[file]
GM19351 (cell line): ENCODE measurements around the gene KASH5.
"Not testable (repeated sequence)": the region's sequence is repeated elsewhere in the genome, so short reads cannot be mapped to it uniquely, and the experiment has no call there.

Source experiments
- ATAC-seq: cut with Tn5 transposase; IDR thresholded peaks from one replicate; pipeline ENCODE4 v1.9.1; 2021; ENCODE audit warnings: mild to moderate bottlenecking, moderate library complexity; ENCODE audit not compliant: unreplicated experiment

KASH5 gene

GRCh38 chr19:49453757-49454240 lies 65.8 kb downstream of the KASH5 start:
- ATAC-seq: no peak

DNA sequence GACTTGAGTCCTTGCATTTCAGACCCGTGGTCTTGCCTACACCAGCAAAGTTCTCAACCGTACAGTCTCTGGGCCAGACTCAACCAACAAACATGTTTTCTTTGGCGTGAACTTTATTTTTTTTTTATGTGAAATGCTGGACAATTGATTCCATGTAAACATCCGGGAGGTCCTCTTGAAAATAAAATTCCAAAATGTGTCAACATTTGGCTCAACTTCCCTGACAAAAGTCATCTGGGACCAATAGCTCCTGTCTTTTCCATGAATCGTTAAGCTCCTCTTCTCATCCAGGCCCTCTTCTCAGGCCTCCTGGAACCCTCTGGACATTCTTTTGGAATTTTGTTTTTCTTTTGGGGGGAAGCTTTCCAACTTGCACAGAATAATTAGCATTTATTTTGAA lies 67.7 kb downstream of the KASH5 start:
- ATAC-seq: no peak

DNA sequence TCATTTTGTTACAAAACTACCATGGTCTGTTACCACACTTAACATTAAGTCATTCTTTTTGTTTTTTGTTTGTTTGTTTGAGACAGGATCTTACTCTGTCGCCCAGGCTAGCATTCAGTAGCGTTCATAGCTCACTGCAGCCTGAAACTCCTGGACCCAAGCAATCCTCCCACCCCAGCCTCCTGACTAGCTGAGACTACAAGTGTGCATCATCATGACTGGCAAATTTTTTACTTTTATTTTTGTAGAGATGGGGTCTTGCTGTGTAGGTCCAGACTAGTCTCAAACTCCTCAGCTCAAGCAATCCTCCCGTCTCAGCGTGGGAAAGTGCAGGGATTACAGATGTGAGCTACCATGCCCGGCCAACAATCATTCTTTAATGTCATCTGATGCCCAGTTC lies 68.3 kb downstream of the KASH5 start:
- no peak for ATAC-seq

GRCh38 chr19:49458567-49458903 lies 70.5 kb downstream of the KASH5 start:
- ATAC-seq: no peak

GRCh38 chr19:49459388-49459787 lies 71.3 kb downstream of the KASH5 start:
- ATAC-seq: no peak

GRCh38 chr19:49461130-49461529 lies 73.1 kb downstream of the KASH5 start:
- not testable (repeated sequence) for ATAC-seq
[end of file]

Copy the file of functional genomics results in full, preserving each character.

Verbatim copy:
GM19351 (cell line): ENCODE measurements around the gene KASH5.
"Not testable (repeated sequence)": the region's sequence is repeated elsewhere in the genome, so short reads cannot be mapped to it uniquely, and the experiment has no call there.

Source experiments
- ATAC-seq: cut with Tn5 transposase; IDR thresholded peaks from one replicate; pipeline ENCODE4 v1.9.1; 2021; ENCODE audit warnings: mild to moderate bottlenecking, moderate library complexity; ENCODE audit not compliant: unreplicated experiment

KASH5 gene

GRCh38 chr19:49453757-49454240 lies 65.8 kb downstream of the KASH5 start:
- ATAC-seq: no peak

DNA sequence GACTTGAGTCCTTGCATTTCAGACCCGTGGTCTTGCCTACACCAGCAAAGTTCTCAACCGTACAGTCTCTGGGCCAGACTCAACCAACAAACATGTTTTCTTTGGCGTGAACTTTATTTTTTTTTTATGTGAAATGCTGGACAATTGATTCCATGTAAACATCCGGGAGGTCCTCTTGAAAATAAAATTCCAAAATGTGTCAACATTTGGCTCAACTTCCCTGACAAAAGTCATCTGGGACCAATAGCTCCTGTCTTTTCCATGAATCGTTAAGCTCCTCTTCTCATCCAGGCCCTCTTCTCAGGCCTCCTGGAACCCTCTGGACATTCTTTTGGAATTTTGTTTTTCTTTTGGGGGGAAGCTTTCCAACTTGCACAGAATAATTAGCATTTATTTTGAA lies 67.7 kb downstream of the KASH5 start:
- ATAC-seq: no peak

DNA sequence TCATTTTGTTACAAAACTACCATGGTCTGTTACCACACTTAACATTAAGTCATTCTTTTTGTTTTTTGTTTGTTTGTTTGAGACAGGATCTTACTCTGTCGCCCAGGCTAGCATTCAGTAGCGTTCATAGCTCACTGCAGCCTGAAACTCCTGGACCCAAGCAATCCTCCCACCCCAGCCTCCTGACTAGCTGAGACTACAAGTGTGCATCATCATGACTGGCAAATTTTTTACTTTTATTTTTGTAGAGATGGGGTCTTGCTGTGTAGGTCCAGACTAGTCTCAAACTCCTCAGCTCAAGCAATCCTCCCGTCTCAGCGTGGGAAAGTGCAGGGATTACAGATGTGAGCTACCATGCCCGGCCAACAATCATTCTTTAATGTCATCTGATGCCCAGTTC lies 68.3 kb downstream of the KASH5 start:
- no peak for ATAC-seq

GRCh38 chr19:49458567-49458903 lies 70.5 kb downstream of the KASH5 start:
- ATAC-seq: no peak

GRCh38 chr19:49459388-49459787 lies 71.3 kb downstream of the KASH5 start:
- ATAC-seq: no peak

GRCh38 chr19:49461130-49461529 lies 73.1 kb downstream of the KASH5 start:
- not testable (repeated sequence) for ATAC-seq